#2302
Most Popular
Boost

Ken Russell was a well-known English film director who rose to notoriety as a result of his controversial films. Russell boldly depicted the less-articulated society reality on the big screen, primarily focusing around the topics of sexuality and religion. He’s also known for directing a number of biopics on notable artists, painters, composers, and other figures. These inventive adaptations were particularly unique at the time, as few directors dared to venture into this lesser-known filmmaking genre. Russell became interested in cinema while working as a photographer for a brief time. As a freelance documentary photographer, his amateur films landed him a job at the BBC, securing his future as a television and film director. He tried his hand at filmmaking after working on television documentaries and series. Despite his initial failure, he rose to stardom with his 1969 feature ‘Women in Love.’ Thus began a fruitful career that included films such as “The Devils,” “Tommy,” “Altered States,” and biopics of Elgar, Delius, Tchaikovsky, Mahler, and Liszt, among others. Russell later got in front of the camera for cameo roles later in his career. Later in his career, Russell wrote a number of books about filmmaking. Russell may be described as the ‘equally loved and loathed’ director of the English cinema business, adored for his courage to venture into uncharted territory and hated for blatantly exposing the dark side of it.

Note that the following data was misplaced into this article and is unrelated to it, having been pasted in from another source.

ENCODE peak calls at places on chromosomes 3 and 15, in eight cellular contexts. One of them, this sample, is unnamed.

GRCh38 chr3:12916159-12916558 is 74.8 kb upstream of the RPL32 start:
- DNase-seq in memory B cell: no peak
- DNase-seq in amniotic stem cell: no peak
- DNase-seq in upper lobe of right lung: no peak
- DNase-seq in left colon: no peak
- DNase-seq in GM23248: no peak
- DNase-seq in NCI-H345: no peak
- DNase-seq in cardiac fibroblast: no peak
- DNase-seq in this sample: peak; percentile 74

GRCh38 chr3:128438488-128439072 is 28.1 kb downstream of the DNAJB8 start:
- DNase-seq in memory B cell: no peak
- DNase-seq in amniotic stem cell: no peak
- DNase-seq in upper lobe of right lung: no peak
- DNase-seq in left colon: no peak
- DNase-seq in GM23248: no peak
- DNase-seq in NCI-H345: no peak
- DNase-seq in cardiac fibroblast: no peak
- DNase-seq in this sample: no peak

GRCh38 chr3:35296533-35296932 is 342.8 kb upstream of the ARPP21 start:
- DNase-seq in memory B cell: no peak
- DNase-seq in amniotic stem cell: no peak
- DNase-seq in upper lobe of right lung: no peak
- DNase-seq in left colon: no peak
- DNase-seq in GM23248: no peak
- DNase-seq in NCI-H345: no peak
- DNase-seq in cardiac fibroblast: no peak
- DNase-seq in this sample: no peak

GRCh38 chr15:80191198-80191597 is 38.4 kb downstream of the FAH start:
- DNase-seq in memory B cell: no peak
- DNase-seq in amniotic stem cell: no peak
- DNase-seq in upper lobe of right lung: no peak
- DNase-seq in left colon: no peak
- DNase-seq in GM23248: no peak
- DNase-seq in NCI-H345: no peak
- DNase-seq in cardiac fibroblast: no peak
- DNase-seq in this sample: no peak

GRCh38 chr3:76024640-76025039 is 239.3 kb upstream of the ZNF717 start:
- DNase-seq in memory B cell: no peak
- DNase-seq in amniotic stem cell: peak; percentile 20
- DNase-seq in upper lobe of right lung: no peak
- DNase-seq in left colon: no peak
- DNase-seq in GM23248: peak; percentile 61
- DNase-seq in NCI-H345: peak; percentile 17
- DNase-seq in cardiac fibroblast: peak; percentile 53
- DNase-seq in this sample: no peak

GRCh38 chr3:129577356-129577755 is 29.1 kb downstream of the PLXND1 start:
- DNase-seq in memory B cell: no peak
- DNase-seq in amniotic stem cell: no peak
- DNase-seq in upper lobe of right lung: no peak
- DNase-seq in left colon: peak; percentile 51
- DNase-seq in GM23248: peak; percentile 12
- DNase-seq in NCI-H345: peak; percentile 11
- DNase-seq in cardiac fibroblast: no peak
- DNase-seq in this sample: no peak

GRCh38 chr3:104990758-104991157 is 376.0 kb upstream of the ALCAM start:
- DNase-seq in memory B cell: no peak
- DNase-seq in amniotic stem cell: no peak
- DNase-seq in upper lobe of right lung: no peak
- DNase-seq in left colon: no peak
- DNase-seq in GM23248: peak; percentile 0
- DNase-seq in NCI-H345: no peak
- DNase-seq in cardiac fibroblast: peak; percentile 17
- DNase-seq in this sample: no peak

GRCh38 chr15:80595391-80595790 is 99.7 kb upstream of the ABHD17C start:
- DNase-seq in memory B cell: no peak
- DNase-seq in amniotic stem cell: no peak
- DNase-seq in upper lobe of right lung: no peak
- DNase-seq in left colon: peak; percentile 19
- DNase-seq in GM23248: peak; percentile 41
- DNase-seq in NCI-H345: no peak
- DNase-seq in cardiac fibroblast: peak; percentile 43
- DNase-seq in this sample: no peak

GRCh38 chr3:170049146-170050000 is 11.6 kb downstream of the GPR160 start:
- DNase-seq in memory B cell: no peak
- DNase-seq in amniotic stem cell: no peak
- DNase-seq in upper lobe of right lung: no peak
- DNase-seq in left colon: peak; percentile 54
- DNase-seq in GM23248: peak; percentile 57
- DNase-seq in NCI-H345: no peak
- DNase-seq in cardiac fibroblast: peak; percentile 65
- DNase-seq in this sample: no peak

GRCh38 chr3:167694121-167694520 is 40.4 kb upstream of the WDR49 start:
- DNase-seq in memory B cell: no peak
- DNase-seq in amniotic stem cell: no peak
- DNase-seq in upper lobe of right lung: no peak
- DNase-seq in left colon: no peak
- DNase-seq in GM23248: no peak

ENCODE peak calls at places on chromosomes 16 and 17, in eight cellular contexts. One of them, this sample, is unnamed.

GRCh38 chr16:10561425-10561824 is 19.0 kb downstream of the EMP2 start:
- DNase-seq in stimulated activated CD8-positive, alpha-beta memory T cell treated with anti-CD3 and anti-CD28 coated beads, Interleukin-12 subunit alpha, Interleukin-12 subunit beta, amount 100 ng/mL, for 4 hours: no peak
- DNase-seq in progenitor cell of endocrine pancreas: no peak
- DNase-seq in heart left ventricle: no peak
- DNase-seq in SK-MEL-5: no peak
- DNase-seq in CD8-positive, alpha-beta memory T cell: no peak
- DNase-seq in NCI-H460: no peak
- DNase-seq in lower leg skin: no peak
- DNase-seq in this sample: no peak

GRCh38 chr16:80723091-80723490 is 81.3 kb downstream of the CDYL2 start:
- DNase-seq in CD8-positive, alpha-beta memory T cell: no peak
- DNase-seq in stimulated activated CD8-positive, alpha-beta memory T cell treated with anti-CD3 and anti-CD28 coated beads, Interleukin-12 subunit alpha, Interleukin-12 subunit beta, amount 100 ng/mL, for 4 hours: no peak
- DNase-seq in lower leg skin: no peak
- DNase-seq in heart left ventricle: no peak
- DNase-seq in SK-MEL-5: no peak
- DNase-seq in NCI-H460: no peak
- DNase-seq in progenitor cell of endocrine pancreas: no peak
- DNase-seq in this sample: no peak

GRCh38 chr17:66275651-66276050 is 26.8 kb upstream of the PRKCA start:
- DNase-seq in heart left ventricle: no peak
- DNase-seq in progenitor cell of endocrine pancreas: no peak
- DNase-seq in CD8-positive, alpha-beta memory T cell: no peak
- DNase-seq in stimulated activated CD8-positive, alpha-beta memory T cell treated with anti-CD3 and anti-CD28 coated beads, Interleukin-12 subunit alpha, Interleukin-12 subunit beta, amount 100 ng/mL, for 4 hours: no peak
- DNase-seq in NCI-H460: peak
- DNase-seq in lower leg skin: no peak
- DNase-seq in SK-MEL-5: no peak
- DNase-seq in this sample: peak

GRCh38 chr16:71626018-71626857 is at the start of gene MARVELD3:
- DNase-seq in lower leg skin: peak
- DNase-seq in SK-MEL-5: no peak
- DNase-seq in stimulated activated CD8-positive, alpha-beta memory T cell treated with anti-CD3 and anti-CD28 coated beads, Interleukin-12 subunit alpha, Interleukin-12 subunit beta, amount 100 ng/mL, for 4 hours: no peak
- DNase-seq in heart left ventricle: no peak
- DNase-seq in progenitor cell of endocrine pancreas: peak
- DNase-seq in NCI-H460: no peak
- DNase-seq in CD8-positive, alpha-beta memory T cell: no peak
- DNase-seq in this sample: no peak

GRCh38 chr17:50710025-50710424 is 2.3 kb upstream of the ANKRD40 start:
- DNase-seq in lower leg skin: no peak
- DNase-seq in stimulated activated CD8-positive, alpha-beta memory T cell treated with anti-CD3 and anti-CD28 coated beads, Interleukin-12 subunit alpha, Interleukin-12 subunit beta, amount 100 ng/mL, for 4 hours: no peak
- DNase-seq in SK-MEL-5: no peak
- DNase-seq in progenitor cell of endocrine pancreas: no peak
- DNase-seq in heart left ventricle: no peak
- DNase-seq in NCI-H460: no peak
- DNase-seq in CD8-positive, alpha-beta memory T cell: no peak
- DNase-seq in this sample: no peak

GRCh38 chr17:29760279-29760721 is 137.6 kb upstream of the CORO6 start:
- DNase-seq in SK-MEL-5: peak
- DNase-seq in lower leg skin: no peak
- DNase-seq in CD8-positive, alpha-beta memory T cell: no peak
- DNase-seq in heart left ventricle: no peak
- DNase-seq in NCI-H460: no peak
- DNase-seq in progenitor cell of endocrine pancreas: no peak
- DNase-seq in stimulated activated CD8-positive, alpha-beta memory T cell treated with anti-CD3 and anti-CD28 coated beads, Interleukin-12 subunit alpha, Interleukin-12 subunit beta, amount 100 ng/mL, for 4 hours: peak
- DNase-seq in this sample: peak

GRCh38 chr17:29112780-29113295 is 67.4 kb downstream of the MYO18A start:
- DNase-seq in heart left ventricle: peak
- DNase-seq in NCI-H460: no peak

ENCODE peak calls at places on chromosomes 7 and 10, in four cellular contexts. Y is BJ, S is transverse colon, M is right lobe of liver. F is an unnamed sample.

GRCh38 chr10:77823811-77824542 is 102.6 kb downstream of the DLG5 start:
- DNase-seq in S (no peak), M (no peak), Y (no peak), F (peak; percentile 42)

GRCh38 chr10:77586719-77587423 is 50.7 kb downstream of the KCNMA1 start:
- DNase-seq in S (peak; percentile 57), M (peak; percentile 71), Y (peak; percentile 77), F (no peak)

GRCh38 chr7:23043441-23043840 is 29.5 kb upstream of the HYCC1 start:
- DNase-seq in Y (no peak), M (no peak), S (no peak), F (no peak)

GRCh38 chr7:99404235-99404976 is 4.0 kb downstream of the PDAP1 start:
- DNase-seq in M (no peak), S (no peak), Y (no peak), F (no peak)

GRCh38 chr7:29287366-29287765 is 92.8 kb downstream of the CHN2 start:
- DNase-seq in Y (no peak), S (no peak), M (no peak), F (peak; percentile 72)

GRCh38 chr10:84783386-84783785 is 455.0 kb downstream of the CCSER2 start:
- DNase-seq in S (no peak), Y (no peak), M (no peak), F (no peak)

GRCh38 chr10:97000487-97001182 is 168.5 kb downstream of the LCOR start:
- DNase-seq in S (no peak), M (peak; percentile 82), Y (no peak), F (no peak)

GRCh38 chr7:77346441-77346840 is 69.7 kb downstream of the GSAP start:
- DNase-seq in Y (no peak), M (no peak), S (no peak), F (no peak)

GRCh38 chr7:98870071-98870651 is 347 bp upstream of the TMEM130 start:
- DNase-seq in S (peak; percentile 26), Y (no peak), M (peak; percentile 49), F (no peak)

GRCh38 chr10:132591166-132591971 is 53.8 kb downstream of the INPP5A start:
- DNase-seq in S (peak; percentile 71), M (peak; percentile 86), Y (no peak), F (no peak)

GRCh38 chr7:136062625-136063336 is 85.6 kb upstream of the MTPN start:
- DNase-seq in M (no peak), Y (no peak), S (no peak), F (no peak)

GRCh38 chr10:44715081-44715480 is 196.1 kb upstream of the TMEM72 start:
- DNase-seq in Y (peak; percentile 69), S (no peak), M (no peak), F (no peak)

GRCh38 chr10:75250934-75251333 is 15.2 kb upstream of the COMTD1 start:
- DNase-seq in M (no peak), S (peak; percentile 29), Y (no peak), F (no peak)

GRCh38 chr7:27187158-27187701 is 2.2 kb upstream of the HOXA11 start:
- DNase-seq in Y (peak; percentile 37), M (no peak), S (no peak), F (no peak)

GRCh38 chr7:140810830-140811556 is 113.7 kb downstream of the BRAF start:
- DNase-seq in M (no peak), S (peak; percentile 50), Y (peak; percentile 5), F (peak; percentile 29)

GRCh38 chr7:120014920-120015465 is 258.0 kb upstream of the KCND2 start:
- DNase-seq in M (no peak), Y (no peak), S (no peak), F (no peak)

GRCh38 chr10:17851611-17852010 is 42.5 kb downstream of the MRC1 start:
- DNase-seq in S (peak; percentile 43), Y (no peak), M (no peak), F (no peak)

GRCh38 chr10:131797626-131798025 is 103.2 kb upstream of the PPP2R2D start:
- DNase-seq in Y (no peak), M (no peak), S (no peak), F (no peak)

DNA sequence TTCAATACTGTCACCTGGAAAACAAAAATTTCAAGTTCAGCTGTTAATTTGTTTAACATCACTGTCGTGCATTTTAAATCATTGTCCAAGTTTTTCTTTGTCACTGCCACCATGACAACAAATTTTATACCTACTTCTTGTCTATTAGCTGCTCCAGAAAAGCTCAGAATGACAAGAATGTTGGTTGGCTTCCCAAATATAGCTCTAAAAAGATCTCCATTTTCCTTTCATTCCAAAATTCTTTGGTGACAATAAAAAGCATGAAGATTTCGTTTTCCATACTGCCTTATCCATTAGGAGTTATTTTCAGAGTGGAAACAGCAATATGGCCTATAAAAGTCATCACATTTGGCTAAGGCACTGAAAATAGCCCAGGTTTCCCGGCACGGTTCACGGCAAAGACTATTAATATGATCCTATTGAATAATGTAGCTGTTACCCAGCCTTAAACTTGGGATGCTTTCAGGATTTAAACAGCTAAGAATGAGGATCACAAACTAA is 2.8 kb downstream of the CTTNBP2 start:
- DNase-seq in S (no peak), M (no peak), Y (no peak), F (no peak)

Childhood and Adolescence

Ken Russell was born in Southampton, England, on July 3, 1927, to Ethel and Henry Russell. He was the first of the couple’s two kids to be born. His father owned a shoe store. He had a strange upbringing. His father was unstable and volatile, while his mother suffered from mental illness. Russell spent a lot of his pleasant hours as a kid seeing movies in theaters. He received his education in Walthamstow’s private schools before going on to Pangbourne College. Walthamstow Technical College was where he studied photography.

Career of Ken Russell

Ken Russell wanted to be a ballet dancer as a child. However, as time went on, he decided to join the Royal Air Force and the Merchant Navy instead. Russell returned to his first love, ballet, after serving in the army. For a short time, he sought a career in ballet and photography. Until 1959, he continued to operate as a freelance photographer. In the meantime, he produced a number of amateur films and documentaries. These documentaries helped him land a job at the BBC.

He directed art documentaries and telefilms for Monitor and Omnibus from 1959 until 1970. His best work on television came in the 1960s, when his works were well-received. Some of his greatest directorial works are ‘Elgar,’ ‘The Debussy Film,’ ‘Isadora Duncan, The Biggest Dancer in the World,’ ‘Song of Summer,’ and ‘Dance of the Seven Veils.’